Brittany Murray/MediaNews Group/Long Beach Press-Telegram via Getty Images By Nai Ya Maji ·Updated June 18, 2022

Black abolitionists and civil rights leaders risked their lives to pass on to our generation the freedoms they weren’t able to experience. As a way to honor their efforts, honor our own well-being, as well as that of our children, we should make a conscious effort to pursue the next steps toward liberation: mental and spiritual healing.

In addition to the profound range of artistry, scholarly intellect, innate athleticism, style and grace, and the creative and technological innovations that have immensely influenced modern culture, one thing I’ve come to admire about the Black community is our resiliency.  

Though we are survivors, our spirit of perseverance is inevitably accompanied by deep-rooted, generational trauma.

While society persistently uses indoctrination to undermine our historical truths, educational resources like the Equal Justice Initiative’s report on Lynching In America, Nikole Hannah-Jones’ book, 1619 Project, and Isabel Wilkerson’s book, Caste, reveal the gory details of our past. That includes violent rape to brutal whippings, castration, public spectacle lynchings, mob violence, convict leasing, false convictions and socio-economic marginalization, just to name a few.

These findings make one thing clear: though we are physically free, it does not nullify the emotionally traumatic nuances passed on through generations due to enduring centuries of chattel slavery, racial terrorism, and institutionalized deviance and oppression.

Many psychological studies have been done on the notions of intergenerational trauma. One of which is psychotherapist Brandon Jones’ research on the Legacy of Trauma where he identifies the effects of epigenetics and “how the experiences of previous generations can affect who we are” and “how our genes are ‘expressed.’” His research findings further elaborate on how “epigenetic changes may be passed down from parent to child, directly affecting genes that control risk for conditions such as obesity, diabetes, anxiety and depression.”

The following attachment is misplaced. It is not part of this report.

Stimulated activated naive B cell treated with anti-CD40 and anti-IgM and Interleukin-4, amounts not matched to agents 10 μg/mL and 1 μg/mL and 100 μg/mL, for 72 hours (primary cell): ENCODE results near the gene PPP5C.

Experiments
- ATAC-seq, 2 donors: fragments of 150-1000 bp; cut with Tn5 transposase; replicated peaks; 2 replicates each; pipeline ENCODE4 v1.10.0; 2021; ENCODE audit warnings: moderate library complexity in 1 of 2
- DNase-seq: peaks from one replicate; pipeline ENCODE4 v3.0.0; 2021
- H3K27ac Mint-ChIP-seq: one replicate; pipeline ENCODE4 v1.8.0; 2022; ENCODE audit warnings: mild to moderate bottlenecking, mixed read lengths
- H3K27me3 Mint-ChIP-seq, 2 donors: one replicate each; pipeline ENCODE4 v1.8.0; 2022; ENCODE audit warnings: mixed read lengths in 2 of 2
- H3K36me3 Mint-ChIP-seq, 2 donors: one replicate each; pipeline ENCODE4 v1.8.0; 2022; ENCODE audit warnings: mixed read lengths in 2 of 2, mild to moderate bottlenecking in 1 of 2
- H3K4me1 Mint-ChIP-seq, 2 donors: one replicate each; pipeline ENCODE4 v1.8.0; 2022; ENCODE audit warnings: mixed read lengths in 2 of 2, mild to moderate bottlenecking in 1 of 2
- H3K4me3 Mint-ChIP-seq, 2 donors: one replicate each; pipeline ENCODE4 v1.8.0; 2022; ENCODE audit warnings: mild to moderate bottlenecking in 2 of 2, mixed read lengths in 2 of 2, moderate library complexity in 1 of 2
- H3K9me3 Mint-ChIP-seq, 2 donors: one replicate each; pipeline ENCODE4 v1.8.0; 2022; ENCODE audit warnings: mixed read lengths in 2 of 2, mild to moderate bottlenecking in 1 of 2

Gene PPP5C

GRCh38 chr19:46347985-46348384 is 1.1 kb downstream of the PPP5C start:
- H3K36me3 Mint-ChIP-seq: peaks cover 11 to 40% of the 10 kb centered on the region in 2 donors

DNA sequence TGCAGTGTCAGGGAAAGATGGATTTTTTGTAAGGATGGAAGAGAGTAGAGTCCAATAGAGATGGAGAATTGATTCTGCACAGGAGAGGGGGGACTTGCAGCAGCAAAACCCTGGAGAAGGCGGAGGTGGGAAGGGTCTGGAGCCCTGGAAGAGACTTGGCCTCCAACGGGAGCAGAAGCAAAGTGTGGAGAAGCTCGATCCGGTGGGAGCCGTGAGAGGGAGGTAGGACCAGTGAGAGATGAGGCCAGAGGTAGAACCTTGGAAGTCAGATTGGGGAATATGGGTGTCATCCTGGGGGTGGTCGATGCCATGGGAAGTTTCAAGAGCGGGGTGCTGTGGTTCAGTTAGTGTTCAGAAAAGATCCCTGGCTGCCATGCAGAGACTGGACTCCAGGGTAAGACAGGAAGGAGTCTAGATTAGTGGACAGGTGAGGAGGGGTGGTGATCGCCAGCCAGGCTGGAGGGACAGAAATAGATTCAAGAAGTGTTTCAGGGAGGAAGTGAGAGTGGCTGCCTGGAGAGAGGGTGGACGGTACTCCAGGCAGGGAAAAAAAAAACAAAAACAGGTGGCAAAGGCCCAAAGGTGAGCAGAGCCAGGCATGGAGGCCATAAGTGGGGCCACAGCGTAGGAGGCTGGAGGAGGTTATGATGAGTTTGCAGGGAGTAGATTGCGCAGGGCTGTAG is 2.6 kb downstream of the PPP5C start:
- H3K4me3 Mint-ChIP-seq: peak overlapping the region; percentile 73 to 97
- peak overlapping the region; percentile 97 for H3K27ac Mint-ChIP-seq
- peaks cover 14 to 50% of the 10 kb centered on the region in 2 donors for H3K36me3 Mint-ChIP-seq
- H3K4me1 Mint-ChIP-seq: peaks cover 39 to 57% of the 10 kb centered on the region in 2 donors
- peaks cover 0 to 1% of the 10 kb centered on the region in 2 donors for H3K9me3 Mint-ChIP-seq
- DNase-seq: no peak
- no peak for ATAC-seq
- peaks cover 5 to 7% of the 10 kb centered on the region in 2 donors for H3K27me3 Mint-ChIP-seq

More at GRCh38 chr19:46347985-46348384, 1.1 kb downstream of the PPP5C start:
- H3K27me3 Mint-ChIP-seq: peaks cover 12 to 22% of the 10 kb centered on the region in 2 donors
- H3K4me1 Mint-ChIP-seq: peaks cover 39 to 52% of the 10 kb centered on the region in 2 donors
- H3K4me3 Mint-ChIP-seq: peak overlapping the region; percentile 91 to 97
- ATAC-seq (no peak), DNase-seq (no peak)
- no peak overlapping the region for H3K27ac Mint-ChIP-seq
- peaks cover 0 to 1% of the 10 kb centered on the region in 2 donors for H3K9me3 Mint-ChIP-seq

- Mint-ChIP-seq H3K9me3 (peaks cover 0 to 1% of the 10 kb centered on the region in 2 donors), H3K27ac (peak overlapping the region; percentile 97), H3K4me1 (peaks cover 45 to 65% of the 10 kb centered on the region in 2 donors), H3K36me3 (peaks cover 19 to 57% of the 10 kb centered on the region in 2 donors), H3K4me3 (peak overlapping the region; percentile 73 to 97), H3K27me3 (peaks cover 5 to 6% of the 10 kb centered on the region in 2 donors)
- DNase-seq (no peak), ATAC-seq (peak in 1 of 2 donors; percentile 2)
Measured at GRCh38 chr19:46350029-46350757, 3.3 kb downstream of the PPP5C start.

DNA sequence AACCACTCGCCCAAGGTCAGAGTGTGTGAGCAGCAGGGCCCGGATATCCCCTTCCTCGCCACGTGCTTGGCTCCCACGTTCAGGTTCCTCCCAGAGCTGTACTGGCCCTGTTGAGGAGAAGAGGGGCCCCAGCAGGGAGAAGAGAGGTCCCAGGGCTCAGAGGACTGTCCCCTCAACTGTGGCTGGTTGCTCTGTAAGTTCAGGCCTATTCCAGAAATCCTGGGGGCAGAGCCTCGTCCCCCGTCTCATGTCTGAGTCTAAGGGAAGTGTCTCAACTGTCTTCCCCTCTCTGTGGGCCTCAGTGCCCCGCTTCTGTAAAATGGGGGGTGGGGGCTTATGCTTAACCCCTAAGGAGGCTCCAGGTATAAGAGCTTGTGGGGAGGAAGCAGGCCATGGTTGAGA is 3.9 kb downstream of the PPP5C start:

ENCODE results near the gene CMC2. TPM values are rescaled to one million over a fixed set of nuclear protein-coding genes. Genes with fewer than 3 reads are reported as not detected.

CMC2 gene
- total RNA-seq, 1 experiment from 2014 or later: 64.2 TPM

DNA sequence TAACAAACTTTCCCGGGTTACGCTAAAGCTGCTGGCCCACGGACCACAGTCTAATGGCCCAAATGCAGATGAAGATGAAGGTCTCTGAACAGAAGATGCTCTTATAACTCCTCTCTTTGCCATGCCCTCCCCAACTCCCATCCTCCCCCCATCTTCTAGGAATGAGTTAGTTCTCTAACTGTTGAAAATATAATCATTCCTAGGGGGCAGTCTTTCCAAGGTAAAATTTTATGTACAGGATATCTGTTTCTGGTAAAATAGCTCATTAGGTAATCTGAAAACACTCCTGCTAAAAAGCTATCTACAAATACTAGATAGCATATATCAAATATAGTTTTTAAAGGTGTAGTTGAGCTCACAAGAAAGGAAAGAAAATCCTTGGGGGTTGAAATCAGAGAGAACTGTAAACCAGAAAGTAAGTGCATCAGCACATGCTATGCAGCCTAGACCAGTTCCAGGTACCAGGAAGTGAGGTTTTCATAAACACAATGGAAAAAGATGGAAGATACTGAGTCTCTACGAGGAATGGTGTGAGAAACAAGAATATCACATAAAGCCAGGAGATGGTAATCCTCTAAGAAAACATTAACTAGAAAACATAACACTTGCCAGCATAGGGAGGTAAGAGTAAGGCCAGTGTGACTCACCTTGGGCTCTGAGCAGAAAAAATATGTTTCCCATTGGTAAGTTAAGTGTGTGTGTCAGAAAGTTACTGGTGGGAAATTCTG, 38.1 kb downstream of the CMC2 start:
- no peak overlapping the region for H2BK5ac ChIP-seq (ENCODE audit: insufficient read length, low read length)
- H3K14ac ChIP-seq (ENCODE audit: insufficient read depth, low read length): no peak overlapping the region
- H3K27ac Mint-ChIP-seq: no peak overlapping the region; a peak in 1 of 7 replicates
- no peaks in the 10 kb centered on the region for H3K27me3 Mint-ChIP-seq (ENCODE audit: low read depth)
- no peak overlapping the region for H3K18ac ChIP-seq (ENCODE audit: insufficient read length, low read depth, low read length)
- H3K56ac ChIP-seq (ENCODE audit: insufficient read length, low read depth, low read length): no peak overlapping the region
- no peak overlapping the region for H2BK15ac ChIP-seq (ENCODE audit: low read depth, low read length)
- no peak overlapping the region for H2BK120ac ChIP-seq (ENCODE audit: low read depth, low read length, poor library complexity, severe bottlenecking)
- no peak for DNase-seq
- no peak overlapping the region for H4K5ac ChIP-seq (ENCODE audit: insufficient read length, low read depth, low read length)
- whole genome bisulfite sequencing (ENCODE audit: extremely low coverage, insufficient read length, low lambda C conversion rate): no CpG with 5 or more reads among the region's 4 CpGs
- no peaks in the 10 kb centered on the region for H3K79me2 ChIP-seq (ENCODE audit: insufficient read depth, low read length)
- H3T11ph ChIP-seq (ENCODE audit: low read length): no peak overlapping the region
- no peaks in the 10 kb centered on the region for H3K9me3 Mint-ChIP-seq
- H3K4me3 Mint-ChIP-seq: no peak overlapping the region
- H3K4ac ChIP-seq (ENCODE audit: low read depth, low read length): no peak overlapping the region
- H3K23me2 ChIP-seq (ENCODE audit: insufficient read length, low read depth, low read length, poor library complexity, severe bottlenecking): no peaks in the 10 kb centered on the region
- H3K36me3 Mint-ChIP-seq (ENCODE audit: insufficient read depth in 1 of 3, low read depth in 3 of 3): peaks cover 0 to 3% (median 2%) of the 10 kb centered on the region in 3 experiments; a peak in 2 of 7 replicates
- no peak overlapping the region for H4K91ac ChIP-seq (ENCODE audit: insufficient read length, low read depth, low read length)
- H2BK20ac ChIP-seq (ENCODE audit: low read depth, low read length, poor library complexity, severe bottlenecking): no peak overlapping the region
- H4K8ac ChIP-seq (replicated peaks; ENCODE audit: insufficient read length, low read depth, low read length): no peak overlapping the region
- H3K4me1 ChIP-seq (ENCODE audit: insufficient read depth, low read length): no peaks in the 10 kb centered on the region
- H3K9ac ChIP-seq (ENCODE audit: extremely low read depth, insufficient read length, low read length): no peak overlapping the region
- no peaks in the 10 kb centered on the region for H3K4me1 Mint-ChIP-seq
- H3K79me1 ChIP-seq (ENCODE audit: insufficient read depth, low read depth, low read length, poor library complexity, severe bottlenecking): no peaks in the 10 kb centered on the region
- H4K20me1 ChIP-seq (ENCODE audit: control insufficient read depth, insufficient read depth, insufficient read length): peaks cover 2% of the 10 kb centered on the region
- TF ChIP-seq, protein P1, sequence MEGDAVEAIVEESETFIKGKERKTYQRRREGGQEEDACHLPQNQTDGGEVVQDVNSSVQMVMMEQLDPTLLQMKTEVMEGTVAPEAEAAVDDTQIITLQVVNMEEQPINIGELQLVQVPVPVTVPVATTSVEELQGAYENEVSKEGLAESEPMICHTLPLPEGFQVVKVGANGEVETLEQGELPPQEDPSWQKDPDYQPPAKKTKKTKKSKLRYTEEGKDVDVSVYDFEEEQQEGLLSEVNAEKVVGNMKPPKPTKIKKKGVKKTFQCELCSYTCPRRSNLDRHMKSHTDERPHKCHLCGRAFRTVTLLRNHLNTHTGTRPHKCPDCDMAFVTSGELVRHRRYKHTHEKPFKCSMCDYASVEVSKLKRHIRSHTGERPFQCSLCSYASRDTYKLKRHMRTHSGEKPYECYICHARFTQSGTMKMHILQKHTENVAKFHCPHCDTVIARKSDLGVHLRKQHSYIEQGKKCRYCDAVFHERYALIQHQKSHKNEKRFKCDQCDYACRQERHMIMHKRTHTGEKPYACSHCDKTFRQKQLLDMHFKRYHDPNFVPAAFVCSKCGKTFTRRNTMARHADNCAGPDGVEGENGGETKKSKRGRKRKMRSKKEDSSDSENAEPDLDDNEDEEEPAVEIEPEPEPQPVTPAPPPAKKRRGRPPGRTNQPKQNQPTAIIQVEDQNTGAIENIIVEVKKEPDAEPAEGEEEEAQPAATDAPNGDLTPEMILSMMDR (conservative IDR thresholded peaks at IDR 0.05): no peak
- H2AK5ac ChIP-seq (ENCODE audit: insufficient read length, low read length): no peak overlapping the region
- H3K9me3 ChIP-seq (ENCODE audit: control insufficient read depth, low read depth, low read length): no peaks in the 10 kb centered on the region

Dr. Joy DeGruy has also highlighted her expansive 12-year research on the theory of post-traumatic slave syndrome (P.T.S.S.). It explains “the etiology of many of the adaptive survival behaviors in African American communities,” which “exists as a consequence of multigenerational oppression of Africans and their descendants resulting from centuries of chattel slavery.”

The trauma in our DNA and the inferior, self-destructive mentality we carry from being deprived and terrorized for 400 years shows us how mental, emotional, and spiritual healing is a necessity for our overall well-being.

Centuries of being severely traumatized cannot be counteracted in just a few years, but we can begin our healing journey by unlocking our mind through self-knowledge and therapy, building emotional and social intelligence, and finding spiritual healing, amongst other things. 

This is the next step toward moving closer to Black liberation and reversing generational curses of trauma and ignorance. 

So it’s important for us to use holidays like Juneteenth and Black History Month to not just celebrate our freedom and how far we have come, but also to remind ourselves of how far we still have to go and the healing and inner work that still has to be done. 

As the great Marcus Garvey said, “We are going to emancipate ourselves from mental slavery, for though others may free the body, none but ourselves can free the mind.”

TOPICS:  Healing Juneteenth Mental Health

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